Working both together and with students from other school teams from around the world, many of whom offered advice and practical help during the competition, the ASW students were able to bounce back from challenges and obstacles, and make friends along the way.

Felix M stepped up and became an FTC student ambassador for the ASW team.

Shevy G and Jack K spearheaded efforts in the Fed Ex challenges.

Juwon P and Max T tirelessly coded and tweaked the mechanics of the robot during every minute of pit time.

Coach Miele comments: 'The team comes back in good spirits, more skilled, more knowledgeable, and eager to share and continue to develop the robotics program at the American School of Warsaw.'

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A student photographs the hologram at ABB Robotics

Walking into ABB robotics today was like something out of science fiction movie. The students walked into an entry of a new facility and showroom and in the center of the entry room was a glass pyramid, inside which was a  holographic image of a robot. One of the products of ABB Robotics could be turned in all ways inside the pyramid for closer inspection.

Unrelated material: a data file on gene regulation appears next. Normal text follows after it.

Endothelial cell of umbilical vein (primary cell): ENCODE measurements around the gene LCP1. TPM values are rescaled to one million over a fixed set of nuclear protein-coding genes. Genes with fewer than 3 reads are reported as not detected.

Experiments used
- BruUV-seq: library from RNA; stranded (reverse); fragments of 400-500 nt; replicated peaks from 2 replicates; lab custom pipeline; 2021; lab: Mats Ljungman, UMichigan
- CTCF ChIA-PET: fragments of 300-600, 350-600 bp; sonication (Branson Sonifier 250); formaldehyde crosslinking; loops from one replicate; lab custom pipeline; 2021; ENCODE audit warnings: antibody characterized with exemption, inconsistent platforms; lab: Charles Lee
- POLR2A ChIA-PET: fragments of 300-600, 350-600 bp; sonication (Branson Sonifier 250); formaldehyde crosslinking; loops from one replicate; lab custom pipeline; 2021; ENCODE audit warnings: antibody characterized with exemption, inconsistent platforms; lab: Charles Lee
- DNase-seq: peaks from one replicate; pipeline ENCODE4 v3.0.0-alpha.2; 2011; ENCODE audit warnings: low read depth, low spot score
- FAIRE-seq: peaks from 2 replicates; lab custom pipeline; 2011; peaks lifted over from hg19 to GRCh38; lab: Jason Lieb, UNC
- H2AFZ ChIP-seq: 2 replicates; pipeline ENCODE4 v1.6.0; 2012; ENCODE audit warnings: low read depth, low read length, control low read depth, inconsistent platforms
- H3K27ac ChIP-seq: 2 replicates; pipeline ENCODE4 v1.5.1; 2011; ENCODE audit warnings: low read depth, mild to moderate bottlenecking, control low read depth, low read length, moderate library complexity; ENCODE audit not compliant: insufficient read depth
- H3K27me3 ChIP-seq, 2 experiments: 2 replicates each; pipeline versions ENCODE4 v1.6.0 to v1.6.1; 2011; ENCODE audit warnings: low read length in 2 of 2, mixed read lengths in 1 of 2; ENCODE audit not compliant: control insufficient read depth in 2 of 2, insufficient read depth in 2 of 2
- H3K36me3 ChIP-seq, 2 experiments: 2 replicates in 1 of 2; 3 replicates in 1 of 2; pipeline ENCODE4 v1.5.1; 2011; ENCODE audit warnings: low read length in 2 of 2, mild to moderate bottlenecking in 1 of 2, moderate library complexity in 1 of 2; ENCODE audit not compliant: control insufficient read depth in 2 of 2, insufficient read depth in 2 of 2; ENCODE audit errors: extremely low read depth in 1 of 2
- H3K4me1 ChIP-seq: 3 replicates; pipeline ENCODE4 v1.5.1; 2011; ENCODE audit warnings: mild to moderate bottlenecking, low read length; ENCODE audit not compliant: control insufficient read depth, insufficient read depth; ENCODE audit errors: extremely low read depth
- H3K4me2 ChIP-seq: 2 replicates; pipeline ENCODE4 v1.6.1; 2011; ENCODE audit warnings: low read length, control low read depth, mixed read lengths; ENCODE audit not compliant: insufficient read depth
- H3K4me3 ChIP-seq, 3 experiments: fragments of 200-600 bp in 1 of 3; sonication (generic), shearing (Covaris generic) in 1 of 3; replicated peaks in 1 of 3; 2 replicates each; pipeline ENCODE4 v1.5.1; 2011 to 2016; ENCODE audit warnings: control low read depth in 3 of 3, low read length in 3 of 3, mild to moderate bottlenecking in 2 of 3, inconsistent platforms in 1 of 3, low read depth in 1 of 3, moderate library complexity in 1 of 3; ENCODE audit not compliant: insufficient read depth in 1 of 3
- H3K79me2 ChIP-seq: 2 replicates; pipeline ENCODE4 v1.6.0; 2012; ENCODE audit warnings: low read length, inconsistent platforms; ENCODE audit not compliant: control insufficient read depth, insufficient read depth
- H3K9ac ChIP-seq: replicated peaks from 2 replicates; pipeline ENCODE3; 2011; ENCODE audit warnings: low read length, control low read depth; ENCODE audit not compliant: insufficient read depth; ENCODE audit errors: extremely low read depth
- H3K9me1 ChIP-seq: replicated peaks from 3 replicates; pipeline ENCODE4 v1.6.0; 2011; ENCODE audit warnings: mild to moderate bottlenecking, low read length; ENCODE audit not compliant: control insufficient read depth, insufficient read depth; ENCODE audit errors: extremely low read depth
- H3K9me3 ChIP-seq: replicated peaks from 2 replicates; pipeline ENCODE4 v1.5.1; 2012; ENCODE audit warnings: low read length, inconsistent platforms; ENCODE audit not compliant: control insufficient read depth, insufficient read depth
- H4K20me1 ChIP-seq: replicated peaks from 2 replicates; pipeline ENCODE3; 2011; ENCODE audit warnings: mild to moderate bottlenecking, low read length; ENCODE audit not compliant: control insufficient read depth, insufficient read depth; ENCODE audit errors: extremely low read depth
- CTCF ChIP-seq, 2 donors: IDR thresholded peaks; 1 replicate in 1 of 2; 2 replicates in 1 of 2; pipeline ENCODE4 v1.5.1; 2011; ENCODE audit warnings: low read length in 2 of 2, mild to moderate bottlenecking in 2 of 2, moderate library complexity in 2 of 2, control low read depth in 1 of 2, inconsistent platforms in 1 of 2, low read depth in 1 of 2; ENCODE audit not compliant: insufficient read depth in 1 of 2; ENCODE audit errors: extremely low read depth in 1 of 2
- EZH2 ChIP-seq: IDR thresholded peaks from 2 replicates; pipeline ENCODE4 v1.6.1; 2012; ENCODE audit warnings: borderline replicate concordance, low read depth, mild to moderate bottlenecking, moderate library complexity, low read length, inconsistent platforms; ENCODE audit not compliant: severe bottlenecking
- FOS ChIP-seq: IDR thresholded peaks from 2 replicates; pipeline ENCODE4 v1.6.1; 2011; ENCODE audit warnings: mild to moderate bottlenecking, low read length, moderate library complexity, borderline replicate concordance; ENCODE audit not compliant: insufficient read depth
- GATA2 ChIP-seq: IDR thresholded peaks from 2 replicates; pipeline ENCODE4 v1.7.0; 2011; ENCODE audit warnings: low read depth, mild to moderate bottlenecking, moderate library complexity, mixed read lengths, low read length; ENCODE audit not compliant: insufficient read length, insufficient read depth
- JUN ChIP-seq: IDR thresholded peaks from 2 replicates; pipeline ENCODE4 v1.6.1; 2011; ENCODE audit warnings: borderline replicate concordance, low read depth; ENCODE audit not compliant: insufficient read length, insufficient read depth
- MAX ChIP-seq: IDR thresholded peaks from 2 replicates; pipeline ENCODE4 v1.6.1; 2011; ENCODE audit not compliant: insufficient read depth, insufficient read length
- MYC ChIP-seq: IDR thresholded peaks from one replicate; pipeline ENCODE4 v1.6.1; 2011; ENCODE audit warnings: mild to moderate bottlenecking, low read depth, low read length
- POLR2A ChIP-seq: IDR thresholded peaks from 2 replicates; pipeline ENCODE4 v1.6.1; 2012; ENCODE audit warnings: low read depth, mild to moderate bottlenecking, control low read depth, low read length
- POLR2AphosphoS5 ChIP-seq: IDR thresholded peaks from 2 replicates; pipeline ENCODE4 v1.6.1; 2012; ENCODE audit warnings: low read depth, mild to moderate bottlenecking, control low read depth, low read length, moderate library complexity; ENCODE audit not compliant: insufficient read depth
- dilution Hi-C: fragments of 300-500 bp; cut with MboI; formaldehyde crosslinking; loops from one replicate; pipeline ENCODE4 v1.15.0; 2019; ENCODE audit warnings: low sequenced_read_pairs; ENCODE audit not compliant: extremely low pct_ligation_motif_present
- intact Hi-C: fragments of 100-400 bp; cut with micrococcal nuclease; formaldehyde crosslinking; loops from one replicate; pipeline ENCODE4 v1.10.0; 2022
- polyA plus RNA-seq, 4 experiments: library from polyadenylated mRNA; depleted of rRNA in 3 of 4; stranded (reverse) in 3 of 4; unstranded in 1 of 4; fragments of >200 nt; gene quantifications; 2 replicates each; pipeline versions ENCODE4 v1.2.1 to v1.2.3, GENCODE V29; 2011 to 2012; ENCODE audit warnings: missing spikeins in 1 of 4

A presentation at ABB Robotics

The tour was a wonderful educational experience in which students got a peek at robots and what a career in robotics could lead to. Many of the ABB robotic cells being developed were available for viewing and inspecting by our students. Robots that would palletize cases of products and many that would package products were running. In the end, students got to test and program demonstration models of the robots in a futuristic showroom. 

ASW students programme a robot at ABB Robotics